Excellency, on occasion, the Community has sought the support of the Netherlands for our positions in regional and multilateral fora. At this particular point in time, the development aspirations of Small Island and Low-lying Coastal Developing States (SIDS) of CARICOM are under threat. This includes, climate-related disasters and also, more recently, from the multifaceted effects of the COVID-19 pandemic.

The Community welcomes the Netherlands’ contribution, through the European Union, to the COVAX initiative for access to COVID-19 vaccines.

CARICOM Member States have signed on to the COVAX Facility, which is designed to provide equitable access and distribution. As helpful as that facility undoubtedly is, we will need to expand vaccination coverage for our populations beyond it.

For us, the most tourism and travel dependent Region in the world, the issue of access to vaccines is a crucial element in rebuilding our devastated economies as well as protecting our people. No one is safe until everyone is safe.

It is why we are deeply concerned at the inequitable access to available vaccines. Global statistics indicate that some developed countries have contracted enough doses to vaccinate their populations many times over, while some developing countries such as those in the Caribbean Community are vastly underserved.

CARICOM is therefore calling for a global Summit to address the distribution of COVID-19 vaccines, to ensure fair, transparent and equitable access. This should be conducted in the context of the World Health Organization’s (WHO) ACT-A Facilitation Council.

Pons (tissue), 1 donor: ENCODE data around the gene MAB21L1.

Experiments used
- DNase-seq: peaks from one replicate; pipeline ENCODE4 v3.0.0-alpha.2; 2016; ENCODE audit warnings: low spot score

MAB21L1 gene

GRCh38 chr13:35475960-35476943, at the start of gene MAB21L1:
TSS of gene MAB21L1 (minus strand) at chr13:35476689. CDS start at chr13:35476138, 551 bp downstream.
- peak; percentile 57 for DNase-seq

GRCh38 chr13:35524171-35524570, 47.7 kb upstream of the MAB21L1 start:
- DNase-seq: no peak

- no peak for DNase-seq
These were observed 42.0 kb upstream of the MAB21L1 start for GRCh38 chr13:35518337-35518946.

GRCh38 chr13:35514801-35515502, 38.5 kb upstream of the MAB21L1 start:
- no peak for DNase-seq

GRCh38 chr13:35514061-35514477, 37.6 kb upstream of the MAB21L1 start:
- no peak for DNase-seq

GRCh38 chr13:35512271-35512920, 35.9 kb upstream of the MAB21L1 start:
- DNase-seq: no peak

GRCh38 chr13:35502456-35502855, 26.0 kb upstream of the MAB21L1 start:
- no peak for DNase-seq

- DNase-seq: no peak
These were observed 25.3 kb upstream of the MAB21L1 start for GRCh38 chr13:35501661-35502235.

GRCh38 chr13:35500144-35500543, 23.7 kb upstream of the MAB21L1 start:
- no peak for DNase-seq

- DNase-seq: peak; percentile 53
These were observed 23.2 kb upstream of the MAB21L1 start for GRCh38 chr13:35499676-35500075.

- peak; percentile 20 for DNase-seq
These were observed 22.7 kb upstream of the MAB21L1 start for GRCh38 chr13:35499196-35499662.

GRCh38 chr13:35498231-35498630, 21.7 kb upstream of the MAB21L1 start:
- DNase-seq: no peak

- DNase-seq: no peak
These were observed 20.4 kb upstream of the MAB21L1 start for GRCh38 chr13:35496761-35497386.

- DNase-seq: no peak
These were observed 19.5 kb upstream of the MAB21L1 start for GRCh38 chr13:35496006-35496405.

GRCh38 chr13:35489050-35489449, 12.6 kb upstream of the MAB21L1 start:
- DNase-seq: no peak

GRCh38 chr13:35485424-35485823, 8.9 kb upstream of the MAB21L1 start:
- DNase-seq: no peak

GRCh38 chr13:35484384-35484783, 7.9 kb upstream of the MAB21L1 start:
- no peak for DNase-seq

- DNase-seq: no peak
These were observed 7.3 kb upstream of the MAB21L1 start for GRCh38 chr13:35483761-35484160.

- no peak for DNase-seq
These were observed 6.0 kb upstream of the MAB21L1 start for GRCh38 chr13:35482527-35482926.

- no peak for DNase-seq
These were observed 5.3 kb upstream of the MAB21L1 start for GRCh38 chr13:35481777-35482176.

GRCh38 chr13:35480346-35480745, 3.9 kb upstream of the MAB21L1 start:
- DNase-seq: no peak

CARICOM stands ready to collaborate with international partners, such as the Netherlands on this issue which is vital to our full recovery.

Our countries are also seeking the valuable advocacy assistance of partners who are influential on the global stage on other issues which are vital to building a resilient recovery. These include, access to concessional financing, debt relief and blacklisting of some of our Member States.  

In regard to blacklisting, CARICOM has noted that the Netherlands goes beyond the globally accepted standards, as well as those of the European Union in doing so. Regrettably, your country’s actions have not taken into account the substantial progress made by CARICOM Member States at compliance with global standards.

I urge strongly that the Netherlands pursue a mutually collaborative engagement towards our shared goals of effective tax governance, and combatting money laundering and terrorism financing. 

Ambassador, it is my hope that your accreditation opens a new chapter in the relations between CARICOM and the Netherlands. I am looking forward to enhancing those relations, and I assure you of my full support and that of the staff of the Secretariat.

I wish you a most successful tenure as the Plenipotentiary Representative of the Kingdom of the Netherlands to CARICOM.

Thank you.